Jared MacLean's point regarding 300’s status as an adaptation of a graphic novel makes it hard for me to want to simplify these art forms… Yet a graphic novel is at its core, I suppose, the low level sequencing of images, which could be interpreted as a storyboard for a film. It comes as no surprise then that Robert Rodriguez literally used the Sin City graphic novel as a storyboard for the cinematic adaptation, which was also the general case with 300.

“...the best a game can ever do to emotionally engage a broad and general audience is to emulate the techniques of filmmaking.”

People often enough speak of a potential “Citizen Kane” of gaming. I’m not sure that will ever happen. I feel that games are more diverse than films and can communicate through a broader range of methods, so I’m not sure we will ever see a single game that sets as large a set of standards for game-making as Citizen Kane did for filmmaking. However, I do believe that a set of techniques could be created to communicate information through game play in more profound ways than we’ve implemented as of yet… I just can’t imagine a single game having enough of an impact to shift nearly all of gaming into a future of artistic acceptance from a “broad and general audience.”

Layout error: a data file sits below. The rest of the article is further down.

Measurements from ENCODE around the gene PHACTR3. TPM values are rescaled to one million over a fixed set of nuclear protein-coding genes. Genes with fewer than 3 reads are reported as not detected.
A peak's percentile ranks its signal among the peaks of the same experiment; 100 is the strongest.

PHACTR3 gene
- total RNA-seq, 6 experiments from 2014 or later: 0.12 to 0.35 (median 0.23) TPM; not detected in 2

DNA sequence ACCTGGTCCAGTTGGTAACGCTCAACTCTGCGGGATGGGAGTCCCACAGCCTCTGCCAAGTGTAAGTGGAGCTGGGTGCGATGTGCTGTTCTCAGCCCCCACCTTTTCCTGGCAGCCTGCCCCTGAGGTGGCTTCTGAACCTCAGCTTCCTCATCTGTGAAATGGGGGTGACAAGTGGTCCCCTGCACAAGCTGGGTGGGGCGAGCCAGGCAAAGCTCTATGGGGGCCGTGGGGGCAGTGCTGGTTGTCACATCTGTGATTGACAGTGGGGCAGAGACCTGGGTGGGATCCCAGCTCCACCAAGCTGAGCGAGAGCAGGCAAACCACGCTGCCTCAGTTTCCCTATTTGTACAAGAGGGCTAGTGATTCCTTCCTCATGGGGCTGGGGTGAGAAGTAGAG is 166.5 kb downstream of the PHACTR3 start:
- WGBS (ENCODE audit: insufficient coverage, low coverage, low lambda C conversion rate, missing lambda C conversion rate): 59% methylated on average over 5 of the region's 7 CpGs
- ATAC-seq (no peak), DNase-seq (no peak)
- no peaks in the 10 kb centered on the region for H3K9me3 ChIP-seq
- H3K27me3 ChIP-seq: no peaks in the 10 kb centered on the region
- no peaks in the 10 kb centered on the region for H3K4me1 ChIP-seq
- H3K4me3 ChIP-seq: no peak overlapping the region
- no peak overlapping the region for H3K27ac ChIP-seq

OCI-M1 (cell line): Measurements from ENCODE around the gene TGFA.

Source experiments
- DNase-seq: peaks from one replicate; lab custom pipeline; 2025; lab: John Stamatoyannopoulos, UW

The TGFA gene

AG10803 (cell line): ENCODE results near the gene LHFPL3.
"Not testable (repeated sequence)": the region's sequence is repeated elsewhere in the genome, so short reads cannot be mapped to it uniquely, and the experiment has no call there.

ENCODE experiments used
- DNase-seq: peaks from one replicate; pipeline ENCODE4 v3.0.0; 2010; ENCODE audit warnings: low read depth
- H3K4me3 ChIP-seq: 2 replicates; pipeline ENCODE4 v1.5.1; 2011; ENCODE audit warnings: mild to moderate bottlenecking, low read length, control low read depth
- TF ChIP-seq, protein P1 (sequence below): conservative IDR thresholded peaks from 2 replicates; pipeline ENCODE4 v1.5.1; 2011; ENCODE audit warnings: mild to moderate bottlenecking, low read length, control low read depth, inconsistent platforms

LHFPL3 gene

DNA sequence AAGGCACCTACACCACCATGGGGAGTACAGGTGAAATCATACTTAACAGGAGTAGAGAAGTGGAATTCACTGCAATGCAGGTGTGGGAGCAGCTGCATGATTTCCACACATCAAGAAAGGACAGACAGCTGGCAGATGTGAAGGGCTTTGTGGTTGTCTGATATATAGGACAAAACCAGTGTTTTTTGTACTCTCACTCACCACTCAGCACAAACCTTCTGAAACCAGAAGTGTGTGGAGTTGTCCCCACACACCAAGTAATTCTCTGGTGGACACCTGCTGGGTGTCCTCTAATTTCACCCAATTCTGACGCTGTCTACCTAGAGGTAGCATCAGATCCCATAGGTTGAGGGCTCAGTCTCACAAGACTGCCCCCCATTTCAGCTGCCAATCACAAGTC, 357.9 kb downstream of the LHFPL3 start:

I'm curious as to what the desired result of film-game convergence is meant to resemble. A work that does much of its storytelling via cutscene, such as a lot of Square-Enix games -- where you've simplified the design problem and can create a rich, linear narrative, but have an unsightly collage of game/FMV/game/FMV/game -- or something that bleeds the dialogue and authored camera work into the gameplay, such as Level 5's White Knight Story -- or perhaps this simply involves prioritizing visual exposition over interaction? I must confess that I am one of those who is ignorant to the exact vision being argued, but due to the diversity allowed within interactive narrative that Bunderant mentioned, it seems like there might be some merit in this approach, just as there is merit in avoiding it altogether. I agree wholeheartedly that the industry must resist all following in this direction, but simply because there are no panaceas.